Still, much of the international press characterizes the efforts as “hacking” and “attacks” against private industry. This appears to be a mis-perception according to Evgeny Morozov, who wrote in Foreign Policy that voluntary DDoS networks represent the new sit-in.

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“[Both] aim at briefly disrupting a service or an institution in order to make a point,” he opined. “As long as we don’t criminalize all sit-ins, I don’t think we should aim at criminalizing all DDoS.”

“Like it or not, legal or illegal, various forms of protest and civil disobedience have always been part of the politic process in the USA and elsewhere in the world,” a blogger on LockerGnome opined. “If a DDoS or any other type of cyber attack is launched by like-minded individuals and it is for some cause, I can not view it as anything other than some newer form of civil disobedience. Furthermore, if there are like-minded individuals out there who do view it as such, it has already become such.”

A similar tactic was used to protest the invasion of Iraq in 2003, when protesters staged a series of cyber sit-ins and brought down sites connected to the British government.

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The “Anonymous” group, mostly amorphous and lacking a single spokesperson, has taken to YouTube to wage a battle for public opinion and pull in others to their cause.

“Anonymous is a spontaneous collective of people who share the collective goal of protecting the freedom of information on the Internet,” a recent video said. “Anonymous is not always the same group of people. Anonymous is a living idea. Anonymous is an idea that can edited, updated, remanded, changed on a whim. We are living consciousness.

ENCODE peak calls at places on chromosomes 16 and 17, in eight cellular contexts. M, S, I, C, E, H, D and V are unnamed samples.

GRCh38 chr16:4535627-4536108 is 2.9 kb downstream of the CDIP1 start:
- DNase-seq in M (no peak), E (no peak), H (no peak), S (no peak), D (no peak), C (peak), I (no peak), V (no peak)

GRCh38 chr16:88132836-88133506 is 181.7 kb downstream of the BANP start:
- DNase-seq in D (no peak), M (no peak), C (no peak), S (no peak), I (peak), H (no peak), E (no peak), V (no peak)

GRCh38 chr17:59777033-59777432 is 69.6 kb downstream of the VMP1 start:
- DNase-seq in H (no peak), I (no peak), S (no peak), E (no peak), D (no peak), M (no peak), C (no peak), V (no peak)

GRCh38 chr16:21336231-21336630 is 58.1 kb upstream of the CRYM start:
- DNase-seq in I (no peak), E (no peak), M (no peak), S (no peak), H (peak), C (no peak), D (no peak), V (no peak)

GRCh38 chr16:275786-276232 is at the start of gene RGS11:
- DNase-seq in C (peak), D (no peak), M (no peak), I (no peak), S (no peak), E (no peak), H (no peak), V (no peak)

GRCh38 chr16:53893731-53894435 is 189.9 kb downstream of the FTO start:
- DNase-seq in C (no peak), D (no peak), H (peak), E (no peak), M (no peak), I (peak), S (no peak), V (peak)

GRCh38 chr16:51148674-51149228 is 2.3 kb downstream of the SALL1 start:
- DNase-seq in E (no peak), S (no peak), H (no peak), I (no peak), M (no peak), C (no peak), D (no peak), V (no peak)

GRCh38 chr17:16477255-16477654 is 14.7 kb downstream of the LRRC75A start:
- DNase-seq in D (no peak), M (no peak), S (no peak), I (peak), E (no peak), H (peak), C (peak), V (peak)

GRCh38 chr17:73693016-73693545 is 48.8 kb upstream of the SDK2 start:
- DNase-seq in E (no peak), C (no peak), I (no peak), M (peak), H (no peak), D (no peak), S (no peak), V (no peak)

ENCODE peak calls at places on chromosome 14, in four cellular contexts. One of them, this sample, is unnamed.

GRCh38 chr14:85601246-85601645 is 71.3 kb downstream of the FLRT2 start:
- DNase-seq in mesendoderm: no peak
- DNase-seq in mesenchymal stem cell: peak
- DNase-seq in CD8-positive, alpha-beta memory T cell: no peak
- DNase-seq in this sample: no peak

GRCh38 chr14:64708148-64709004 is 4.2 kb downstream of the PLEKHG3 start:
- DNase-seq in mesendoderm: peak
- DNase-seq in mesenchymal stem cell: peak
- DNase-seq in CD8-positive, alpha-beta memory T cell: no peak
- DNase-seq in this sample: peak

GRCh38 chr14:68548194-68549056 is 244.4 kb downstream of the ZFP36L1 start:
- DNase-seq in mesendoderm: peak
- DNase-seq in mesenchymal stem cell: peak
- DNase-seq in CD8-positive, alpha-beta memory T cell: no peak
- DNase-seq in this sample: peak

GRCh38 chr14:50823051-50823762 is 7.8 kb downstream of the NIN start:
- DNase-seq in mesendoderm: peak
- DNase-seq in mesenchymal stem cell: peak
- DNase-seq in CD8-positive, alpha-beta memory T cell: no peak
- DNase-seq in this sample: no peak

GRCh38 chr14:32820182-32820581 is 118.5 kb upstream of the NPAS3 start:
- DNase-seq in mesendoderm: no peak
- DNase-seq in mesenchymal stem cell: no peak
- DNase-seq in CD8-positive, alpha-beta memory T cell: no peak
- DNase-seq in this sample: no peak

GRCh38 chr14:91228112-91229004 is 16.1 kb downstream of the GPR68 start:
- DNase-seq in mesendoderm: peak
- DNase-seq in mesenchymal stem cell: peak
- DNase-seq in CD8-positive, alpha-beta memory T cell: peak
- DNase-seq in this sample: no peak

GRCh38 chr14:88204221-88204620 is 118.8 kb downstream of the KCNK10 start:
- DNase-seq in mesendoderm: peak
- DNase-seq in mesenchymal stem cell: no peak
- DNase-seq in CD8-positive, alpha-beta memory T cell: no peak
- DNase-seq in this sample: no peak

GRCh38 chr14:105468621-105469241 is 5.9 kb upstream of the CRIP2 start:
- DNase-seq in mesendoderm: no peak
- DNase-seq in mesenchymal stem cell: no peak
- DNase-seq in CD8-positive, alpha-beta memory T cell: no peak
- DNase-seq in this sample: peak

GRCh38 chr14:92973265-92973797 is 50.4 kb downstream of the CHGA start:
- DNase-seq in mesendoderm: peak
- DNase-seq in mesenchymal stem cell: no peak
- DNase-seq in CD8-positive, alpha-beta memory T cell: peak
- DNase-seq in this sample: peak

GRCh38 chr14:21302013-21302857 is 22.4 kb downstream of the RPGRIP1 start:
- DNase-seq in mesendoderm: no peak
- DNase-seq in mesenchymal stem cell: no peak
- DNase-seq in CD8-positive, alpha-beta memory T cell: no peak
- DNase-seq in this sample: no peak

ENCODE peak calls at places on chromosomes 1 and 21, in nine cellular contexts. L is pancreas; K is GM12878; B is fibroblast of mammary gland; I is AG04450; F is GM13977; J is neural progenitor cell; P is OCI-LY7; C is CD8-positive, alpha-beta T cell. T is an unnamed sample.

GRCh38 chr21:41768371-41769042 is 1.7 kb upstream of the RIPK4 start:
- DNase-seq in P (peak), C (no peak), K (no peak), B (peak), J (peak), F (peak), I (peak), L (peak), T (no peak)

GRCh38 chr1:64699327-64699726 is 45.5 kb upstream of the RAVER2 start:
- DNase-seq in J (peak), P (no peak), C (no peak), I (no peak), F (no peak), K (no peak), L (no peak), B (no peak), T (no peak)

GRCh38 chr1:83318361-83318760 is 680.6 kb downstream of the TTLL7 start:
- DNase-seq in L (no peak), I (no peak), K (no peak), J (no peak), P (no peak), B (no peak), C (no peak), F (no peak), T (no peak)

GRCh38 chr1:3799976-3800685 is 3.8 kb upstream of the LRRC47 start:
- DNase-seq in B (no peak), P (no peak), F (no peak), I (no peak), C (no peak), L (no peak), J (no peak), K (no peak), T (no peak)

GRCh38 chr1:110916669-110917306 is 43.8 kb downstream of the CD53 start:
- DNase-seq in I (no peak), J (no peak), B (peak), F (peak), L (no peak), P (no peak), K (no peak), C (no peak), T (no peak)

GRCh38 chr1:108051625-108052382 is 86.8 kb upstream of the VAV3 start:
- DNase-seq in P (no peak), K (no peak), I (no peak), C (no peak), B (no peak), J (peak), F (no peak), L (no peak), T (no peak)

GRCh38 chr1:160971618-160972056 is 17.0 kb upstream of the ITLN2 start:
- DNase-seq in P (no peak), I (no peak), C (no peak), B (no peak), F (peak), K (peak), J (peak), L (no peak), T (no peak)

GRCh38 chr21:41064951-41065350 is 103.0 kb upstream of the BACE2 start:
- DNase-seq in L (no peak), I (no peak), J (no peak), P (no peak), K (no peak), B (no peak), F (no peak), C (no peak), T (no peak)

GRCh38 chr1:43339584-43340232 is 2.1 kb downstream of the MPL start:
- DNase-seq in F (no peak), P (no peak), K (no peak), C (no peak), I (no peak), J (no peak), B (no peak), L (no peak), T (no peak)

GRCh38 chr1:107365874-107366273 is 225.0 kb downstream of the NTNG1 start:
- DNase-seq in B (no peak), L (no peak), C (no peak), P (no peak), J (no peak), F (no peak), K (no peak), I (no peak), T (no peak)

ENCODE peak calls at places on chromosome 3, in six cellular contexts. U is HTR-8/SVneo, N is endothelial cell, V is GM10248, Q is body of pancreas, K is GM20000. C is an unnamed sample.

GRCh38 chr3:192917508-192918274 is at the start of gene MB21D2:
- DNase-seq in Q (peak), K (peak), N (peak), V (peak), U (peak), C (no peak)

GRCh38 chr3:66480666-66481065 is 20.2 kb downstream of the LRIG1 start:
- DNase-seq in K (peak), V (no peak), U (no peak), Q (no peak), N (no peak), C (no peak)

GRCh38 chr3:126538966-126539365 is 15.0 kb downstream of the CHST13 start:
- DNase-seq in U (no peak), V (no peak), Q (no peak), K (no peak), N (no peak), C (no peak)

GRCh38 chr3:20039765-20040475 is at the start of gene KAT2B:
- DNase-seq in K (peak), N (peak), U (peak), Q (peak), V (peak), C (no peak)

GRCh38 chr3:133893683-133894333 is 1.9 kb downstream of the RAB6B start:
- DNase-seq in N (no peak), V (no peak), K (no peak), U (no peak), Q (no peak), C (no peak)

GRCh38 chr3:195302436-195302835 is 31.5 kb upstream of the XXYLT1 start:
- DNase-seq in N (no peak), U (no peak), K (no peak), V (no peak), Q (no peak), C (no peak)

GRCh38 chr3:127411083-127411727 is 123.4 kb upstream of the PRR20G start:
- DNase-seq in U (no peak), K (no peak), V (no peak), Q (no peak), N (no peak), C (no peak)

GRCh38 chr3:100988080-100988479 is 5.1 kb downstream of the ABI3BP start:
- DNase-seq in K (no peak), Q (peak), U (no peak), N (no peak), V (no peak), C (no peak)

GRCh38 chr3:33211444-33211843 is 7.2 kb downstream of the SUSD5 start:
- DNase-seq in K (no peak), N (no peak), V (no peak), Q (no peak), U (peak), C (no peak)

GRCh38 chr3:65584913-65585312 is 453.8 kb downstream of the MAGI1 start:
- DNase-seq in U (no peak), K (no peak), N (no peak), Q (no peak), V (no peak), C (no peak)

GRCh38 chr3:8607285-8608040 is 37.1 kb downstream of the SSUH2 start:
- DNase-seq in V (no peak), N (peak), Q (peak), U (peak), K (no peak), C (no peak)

“We ask for the world to support us, not for our sake but for your own. When governments and corporations control information, they control you. When governments are allowed the power of censorship, they are able to commit grave atrocities and act in corrupt ways, free from the scrutiny of those from who their power derives. When corporations are capable of using their vast amounts of wealth to manipulate or influence the free flow of information, they control you. We are taking a stand against this. We refuse to be deceived.”

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The group’s latest update focuses on “Operation Leakspin,” an evolution of their campaign against WikiLeaks’ opponents. “Anonymous” plans to disseminate across the Internet the “best, least exposed leaks” in the stolen US State Department cables.

WikiLeaks has said that it is in no way connected to “Anonymous,” but added that they neither approve nor disapprove of their actions.

This video was posted to YouTube by user LetterFromAnon on Dec. 9, 2010.

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(h/t CNet)